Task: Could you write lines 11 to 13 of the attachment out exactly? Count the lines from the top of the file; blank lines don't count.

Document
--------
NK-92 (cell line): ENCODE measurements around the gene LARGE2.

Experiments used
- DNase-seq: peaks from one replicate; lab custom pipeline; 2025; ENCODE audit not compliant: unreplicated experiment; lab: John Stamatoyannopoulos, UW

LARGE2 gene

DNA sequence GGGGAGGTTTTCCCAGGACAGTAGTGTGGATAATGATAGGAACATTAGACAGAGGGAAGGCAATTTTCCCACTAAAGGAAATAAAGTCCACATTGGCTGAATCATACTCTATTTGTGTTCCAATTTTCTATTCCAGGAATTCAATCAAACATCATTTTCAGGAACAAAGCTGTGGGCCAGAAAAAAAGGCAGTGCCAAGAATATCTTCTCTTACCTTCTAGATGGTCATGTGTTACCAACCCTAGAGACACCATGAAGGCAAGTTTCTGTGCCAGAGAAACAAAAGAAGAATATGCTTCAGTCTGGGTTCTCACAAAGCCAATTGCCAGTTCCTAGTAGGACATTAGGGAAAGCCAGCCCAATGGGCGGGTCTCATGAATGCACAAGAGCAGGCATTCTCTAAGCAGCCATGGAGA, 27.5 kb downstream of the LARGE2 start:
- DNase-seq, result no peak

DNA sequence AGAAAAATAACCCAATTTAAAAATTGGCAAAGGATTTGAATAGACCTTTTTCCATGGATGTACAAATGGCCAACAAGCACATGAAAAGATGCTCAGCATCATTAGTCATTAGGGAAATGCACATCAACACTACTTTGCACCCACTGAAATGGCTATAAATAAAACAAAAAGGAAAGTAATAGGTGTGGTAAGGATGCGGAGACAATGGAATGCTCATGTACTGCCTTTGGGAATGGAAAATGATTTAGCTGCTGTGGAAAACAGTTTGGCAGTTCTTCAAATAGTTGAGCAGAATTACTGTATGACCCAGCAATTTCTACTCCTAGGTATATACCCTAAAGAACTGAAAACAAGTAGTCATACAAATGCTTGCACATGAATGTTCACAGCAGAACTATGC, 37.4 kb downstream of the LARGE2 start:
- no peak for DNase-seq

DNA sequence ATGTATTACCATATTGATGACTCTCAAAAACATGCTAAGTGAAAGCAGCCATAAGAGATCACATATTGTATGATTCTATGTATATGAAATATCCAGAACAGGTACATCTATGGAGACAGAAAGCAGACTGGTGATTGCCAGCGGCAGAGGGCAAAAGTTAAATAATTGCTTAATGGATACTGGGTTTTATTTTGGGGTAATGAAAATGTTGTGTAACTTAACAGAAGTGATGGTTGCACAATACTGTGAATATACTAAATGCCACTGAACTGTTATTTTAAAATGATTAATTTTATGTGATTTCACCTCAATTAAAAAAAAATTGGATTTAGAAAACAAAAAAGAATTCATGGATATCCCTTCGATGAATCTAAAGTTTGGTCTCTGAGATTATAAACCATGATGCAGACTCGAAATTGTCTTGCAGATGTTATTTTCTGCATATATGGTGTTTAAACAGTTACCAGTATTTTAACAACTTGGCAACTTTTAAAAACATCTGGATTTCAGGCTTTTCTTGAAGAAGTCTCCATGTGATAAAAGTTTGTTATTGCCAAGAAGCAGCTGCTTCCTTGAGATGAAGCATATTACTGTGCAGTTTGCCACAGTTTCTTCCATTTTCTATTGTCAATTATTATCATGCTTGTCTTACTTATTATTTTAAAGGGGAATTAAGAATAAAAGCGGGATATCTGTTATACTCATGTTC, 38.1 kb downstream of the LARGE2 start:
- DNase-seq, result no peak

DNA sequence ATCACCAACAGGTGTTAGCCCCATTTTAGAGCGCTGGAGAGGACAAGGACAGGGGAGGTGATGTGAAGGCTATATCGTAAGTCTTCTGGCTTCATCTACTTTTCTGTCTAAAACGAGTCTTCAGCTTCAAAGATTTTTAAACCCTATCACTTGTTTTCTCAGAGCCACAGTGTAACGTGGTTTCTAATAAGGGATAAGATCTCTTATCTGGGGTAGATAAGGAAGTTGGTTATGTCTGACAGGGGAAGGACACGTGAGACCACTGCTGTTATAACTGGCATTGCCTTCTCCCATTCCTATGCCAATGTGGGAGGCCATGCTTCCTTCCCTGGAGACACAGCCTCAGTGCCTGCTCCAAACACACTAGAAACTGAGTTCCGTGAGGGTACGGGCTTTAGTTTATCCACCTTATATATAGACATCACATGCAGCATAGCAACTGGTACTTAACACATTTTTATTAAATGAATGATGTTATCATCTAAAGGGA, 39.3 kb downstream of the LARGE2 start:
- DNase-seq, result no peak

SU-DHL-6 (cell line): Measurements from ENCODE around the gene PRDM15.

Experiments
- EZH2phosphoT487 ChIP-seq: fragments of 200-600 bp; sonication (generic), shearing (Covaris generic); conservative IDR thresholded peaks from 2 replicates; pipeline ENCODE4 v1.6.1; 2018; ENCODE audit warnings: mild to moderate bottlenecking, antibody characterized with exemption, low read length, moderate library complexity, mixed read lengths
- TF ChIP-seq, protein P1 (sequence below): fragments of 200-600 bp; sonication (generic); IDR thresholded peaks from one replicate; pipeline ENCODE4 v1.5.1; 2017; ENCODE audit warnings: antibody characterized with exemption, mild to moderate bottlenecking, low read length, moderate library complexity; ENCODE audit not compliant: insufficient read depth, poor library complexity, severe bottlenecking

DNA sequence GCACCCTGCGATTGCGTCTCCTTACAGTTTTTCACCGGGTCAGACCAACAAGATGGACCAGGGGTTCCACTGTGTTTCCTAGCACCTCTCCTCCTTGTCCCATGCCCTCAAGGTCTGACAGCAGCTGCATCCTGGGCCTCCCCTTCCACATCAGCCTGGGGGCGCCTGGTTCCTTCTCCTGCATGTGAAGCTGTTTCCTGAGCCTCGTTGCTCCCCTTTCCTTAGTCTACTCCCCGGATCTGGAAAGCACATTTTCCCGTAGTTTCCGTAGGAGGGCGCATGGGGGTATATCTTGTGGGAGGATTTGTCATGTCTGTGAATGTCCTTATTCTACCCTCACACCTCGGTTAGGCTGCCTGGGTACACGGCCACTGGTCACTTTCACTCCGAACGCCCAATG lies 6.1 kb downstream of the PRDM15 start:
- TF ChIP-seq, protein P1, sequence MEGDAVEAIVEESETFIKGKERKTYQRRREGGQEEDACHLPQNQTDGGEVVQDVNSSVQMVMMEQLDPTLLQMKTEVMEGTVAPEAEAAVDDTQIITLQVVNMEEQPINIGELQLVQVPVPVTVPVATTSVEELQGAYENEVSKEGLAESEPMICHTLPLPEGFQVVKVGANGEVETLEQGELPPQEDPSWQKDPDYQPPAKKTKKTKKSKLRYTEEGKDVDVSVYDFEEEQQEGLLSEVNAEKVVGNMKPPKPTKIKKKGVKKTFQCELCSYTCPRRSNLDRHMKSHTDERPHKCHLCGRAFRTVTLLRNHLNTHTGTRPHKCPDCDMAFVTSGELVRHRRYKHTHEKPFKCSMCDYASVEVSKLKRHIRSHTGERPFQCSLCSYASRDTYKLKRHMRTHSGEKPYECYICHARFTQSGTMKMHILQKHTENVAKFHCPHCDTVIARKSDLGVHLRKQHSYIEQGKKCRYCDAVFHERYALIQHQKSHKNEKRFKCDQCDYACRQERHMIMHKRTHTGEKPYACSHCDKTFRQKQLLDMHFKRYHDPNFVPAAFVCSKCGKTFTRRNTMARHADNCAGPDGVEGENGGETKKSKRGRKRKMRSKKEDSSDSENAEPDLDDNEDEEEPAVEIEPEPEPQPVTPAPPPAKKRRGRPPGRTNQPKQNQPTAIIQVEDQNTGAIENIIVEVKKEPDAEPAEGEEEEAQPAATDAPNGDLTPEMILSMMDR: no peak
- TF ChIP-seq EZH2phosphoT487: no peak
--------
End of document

DNA sequence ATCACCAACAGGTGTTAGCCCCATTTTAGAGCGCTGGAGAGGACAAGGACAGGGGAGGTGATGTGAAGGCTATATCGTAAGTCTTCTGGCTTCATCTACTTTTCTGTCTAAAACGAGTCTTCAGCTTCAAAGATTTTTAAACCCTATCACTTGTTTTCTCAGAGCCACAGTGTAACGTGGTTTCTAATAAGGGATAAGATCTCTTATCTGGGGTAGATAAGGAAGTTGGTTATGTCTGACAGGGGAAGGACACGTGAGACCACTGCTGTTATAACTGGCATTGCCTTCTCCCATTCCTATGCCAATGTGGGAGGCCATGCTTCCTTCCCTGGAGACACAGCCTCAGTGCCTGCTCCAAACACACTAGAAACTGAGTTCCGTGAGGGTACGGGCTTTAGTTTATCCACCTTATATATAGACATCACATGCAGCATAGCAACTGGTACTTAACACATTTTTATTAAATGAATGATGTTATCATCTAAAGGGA, 39.3 kb downstream of the LARGE2 start:
- DNase-seq, result no peak

SU-DHL-6 (cell line): Measurements from ENCODE around the gene PRDM15.